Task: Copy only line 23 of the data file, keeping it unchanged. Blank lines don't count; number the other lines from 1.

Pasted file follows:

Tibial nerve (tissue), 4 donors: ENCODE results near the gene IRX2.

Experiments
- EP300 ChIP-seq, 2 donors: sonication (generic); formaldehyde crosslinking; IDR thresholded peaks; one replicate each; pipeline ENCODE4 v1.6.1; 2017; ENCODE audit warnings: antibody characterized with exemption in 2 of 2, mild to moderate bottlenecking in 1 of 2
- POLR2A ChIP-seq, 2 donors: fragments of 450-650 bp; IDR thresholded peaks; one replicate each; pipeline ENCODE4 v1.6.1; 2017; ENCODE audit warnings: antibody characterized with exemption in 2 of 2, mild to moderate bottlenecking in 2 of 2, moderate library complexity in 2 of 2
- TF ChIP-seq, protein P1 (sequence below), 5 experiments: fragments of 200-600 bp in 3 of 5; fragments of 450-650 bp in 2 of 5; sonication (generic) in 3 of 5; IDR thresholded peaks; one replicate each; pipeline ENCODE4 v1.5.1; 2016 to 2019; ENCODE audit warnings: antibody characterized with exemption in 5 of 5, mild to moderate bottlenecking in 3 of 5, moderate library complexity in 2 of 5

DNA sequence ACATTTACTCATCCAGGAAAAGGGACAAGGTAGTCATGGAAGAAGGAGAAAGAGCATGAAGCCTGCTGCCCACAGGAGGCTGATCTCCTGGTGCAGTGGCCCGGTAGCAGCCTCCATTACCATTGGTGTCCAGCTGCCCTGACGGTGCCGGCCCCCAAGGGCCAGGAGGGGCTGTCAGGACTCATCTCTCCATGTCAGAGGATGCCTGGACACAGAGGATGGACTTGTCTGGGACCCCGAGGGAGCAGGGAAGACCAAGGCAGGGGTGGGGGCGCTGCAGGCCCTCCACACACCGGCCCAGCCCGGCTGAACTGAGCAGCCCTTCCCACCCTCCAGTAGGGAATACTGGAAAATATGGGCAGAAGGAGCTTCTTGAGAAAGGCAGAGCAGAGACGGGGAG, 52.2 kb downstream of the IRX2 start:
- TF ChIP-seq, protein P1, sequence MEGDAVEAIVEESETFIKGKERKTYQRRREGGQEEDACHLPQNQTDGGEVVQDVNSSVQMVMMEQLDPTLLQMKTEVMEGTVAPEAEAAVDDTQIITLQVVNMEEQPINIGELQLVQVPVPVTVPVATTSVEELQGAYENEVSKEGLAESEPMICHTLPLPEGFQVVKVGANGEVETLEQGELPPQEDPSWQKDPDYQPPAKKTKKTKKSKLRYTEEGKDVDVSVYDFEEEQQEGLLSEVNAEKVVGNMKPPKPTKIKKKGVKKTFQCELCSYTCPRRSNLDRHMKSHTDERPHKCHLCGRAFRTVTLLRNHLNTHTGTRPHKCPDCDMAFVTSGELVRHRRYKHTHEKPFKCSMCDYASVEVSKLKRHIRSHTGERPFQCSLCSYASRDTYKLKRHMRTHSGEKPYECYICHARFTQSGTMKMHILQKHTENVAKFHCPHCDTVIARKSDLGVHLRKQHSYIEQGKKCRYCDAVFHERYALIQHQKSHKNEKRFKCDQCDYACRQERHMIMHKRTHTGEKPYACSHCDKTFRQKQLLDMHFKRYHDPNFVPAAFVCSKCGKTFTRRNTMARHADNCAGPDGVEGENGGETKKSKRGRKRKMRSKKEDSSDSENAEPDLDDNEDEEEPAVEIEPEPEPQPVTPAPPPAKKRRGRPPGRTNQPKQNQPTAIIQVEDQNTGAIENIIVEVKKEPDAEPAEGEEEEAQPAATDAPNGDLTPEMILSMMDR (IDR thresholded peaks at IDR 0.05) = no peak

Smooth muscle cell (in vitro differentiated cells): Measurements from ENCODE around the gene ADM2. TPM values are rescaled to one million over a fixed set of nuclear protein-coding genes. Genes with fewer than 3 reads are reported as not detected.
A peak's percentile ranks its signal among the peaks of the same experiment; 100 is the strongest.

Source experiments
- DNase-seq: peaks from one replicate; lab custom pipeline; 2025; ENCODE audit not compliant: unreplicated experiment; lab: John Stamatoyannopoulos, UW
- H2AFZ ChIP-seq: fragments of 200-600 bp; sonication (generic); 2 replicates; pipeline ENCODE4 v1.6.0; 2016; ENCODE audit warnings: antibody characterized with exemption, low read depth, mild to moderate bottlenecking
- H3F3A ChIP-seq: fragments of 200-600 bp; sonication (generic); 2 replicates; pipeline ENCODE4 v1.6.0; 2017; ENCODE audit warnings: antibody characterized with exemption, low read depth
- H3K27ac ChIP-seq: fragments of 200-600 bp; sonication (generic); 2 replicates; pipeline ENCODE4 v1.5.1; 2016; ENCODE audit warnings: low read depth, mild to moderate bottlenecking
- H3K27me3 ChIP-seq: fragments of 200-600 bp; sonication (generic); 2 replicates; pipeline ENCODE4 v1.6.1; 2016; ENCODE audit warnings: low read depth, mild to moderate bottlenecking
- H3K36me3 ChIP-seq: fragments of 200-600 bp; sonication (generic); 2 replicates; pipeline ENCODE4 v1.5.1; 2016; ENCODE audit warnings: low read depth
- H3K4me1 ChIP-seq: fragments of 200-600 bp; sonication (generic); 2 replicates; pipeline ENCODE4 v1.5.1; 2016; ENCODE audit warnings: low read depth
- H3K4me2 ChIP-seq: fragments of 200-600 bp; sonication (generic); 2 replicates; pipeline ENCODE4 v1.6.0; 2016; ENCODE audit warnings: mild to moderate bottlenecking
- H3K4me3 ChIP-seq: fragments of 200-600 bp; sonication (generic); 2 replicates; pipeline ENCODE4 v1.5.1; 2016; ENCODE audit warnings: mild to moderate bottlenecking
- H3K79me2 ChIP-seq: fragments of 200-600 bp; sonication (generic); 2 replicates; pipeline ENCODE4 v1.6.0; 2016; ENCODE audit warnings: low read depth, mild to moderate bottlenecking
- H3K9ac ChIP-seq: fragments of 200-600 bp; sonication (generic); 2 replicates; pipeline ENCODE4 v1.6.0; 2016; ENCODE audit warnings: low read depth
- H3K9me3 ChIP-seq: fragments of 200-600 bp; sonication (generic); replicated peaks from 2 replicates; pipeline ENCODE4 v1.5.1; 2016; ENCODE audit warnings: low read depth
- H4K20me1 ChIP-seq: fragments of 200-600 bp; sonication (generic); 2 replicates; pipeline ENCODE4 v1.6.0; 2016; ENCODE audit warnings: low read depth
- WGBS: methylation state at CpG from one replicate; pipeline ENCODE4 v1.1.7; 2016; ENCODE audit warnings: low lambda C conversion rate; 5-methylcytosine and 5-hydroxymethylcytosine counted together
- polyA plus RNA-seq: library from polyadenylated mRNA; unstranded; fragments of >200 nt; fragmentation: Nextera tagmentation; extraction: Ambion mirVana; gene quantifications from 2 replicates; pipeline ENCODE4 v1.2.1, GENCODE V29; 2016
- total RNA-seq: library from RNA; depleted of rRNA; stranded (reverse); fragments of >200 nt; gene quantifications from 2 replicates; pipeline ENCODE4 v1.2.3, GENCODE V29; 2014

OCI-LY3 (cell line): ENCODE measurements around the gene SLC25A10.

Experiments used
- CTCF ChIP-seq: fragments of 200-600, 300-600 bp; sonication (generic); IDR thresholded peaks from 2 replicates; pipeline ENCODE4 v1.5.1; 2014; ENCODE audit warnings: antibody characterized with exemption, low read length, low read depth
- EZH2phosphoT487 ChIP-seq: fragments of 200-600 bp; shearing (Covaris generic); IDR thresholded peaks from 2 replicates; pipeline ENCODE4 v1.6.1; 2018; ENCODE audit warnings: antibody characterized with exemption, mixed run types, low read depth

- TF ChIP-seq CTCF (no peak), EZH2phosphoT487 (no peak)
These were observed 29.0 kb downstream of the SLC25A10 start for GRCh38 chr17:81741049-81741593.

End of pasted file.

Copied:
- H4K20me1 ChIP-seq: fragments of 200-600 bp; sonication (generic); 2 replicates; pipeline ENCODE4 v1.6.0; 2016; ENCODE audit warnings: low read depth